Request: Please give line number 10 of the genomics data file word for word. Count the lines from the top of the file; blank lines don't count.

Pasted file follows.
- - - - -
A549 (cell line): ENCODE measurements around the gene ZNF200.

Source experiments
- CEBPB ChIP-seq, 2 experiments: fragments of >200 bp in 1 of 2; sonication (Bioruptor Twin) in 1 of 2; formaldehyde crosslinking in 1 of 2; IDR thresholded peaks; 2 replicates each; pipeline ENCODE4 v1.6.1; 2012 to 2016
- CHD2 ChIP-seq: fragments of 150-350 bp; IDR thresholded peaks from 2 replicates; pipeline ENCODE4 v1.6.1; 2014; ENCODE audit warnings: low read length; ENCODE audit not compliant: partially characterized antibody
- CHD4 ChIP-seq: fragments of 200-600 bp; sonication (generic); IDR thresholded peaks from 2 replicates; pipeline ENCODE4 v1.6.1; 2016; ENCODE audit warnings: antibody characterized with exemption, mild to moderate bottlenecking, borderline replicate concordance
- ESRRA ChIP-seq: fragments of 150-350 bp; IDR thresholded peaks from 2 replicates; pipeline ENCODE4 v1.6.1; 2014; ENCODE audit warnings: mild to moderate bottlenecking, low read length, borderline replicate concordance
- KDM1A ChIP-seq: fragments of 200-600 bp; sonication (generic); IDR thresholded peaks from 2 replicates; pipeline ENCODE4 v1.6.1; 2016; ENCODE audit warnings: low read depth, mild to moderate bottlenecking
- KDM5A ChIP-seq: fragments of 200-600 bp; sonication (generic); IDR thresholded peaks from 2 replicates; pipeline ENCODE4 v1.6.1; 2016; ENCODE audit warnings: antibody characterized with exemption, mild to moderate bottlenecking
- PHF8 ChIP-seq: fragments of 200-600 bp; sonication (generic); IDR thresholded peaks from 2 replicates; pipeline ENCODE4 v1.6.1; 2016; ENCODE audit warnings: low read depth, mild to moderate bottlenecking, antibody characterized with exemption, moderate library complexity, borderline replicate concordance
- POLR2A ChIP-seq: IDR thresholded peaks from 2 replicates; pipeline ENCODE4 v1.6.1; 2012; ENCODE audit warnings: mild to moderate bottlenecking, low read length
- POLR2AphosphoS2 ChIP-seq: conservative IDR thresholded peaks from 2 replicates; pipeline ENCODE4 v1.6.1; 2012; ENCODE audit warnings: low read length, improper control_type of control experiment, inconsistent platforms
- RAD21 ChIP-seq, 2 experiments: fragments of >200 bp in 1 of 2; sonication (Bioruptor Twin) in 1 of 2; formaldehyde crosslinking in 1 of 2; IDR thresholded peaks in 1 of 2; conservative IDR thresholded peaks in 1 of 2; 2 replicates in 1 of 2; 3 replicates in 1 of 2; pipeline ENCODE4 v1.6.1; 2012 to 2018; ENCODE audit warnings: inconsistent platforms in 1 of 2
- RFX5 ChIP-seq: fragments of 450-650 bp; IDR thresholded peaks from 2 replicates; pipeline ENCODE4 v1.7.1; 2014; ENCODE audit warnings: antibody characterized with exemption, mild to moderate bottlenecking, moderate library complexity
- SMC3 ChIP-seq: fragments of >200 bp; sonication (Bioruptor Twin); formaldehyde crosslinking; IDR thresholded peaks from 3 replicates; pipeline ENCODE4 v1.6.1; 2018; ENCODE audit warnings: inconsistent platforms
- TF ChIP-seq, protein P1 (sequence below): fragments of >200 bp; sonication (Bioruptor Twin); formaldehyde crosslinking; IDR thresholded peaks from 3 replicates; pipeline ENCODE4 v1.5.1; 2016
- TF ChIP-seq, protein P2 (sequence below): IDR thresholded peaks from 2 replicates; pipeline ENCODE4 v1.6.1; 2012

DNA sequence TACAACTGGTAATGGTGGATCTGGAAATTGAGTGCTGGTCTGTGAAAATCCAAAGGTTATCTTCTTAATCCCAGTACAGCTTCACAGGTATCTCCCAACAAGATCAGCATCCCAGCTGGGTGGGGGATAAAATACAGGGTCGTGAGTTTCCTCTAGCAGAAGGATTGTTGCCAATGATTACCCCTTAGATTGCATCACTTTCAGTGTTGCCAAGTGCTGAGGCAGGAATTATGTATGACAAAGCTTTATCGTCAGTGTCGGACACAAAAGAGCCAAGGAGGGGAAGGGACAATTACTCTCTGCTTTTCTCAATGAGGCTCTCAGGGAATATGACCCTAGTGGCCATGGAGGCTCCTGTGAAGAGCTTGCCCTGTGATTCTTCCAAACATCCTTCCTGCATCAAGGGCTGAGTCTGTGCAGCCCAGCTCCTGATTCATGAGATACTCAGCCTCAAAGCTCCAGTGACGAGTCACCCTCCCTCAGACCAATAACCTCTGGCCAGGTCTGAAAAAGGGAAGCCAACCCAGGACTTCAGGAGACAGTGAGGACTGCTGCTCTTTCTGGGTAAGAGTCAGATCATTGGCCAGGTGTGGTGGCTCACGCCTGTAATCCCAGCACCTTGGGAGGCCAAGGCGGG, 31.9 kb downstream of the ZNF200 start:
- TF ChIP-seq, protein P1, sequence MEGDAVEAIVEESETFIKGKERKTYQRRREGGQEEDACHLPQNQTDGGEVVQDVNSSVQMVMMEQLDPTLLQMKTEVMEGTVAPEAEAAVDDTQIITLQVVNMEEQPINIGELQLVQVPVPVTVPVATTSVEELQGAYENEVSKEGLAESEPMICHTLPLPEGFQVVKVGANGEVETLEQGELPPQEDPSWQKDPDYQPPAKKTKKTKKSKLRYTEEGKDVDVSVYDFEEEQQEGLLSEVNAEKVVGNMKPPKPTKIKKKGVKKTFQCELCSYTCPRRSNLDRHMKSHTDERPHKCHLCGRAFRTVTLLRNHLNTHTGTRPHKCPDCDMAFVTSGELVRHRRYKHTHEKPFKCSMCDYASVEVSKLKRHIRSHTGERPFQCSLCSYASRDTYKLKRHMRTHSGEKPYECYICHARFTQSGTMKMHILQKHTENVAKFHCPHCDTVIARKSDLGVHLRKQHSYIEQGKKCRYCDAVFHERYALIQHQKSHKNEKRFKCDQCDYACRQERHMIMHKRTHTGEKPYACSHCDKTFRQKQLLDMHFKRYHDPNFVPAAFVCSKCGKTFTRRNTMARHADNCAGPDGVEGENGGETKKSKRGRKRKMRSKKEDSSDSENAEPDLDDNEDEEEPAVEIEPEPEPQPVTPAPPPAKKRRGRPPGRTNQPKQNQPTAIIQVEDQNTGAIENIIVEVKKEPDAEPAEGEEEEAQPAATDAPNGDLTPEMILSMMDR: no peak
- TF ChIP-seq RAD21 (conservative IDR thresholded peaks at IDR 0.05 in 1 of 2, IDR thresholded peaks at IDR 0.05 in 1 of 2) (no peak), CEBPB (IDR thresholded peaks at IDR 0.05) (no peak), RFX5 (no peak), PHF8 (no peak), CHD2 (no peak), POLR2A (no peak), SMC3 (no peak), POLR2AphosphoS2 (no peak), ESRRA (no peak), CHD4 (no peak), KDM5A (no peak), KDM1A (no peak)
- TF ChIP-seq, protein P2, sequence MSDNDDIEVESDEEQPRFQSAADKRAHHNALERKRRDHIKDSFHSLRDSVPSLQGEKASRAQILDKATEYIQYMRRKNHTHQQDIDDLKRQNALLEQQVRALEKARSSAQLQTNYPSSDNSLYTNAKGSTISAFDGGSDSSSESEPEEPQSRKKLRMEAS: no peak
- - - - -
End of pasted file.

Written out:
- POLR2A ChIP-seq: IDR thresholded peaks from 2 replicates; pipeline ENCODE4 v1.6.1; 2012; ENCODE audit warnings: mild to moderate bottlenecking, low read length